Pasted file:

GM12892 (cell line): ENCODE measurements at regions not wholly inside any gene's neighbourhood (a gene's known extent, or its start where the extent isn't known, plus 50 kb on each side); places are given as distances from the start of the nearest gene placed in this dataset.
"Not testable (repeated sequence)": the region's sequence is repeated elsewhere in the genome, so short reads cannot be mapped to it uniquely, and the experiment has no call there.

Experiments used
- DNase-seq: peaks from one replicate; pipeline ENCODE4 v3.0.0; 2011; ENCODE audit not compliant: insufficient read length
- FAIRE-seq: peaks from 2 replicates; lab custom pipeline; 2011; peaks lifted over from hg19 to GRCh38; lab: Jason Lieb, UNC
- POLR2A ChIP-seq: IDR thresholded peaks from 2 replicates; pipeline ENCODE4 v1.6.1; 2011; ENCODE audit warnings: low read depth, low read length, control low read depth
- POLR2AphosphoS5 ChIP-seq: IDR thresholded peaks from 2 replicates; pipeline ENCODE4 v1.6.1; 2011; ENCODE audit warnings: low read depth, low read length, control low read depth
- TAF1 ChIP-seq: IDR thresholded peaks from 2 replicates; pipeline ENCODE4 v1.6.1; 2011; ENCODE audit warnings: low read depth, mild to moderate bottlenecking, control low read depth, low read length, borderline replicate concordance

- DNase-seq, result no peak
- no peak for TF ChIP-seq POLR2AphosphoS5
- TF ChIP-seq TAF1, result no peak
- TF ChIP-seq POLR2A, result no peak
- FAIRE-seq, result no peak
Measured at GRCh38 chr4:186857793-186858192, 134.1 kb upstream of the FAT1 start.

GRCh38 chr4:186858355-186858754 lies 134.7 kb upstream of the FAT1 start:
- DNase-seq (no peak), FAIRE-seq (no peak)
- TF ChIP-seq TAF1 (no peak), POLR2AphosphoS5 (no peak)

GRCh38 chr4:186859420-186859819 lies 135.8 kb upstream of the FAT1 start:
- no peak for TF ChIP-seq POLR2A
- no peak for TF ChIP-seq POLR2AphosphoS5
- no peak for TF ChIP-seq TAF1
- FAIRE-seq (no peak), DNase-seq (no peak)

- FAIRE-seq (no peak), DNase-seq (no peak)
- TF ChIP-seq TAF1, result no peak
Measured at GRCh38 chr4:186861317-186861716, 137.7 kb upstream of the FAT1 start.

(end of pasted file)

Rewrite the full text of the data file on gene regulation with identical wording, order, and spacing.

GM12892 (cell line): ENCODE measurements at regions not wholly inside any gene's neighbourhood (a gene's known extent, or its start where the extent isn't known, plus 50 kb on each side); places are given as distances from the start of the nearest gene placed in this dataset.
"Not testable (repeated sequence)": the region's sequence is repeated elsewhere in the genome, so short reads cannot be mapped to it uniquely, and the experiment has no call there.

Experiments used
- DNase-seq: peaks from one replicate; pipeline ENCODE4 v3.0.0; 2011; ENCODE audit not compliant: insufficient read length
- FAIRE-seq: peaks from 2 replicates; lab custom pipeline; 2011; peaks lifted over from hg19 to GRCh38; lab: Jason Lieb, UNC
- POLR2A ChIP-seq: IDR thresholded peaks from 2 replicates; pipeline ENCODE4 v1.6.1; 2011; ENCODE audit warnings: low read depth, low read length, control low read depth
- POLR2AphosphoS5 ChIP-seq: IDR thresholded peaks from 2 replicates; pipeline ENCODE4 v1.6.1; 2011; ENCODE audit warnings: low read depth, low read length, control low read depth
- TAF1 ChIP-seq: IDR thresholded peaks from 2 replicates; pipeline ENCODE4 v1.6.1; 2011; ENCODE audit warnings: low read depth, mild to moderate bottlenecking, control low read depth, low read length, borderline replicate concordance

- DNase-seq, result no peak
- no peak for TF ChIP-seq POLR2AphosphoS5
- TF ChIP-seq TAF1, result no peak
- TF ChIP-seq POLR2A, result no peak
- FAIRE-seq, result no peak
Measured at GRCh38 chr4:186857793-186858192, 134.1 kb upstream of the FAT1 start.

GRCh38 chr4:186858355-186858754 lies 134.7 kb upstream of the FAT1 start:
- DNase-seq (no peak), FAIRE-seq (no peak)
- TF ChIP-seq TAF1 (no peak), POLR2AphosphoS5 (no peak)

GRCh38 chr4:186859420-186859819 lies 135.8 kb upstream of the FAT1 start:
- no peak for TF ChIP-seq POLR2A
- no peak for TF ChIP-seq POLR2AphosphoS5
- no peak for TF ChIP-seq TAF1
- FAIRE-seq (no peak), DNase-seq (no peak)

- FAIRE-seq (no peak), DNase-seq (no peak)
- TF ChIP-seq TAF1, result no peak
Measured at GRCh38 chr4:186861317-186861716, 137.7 kb upstream of the FAT1 start.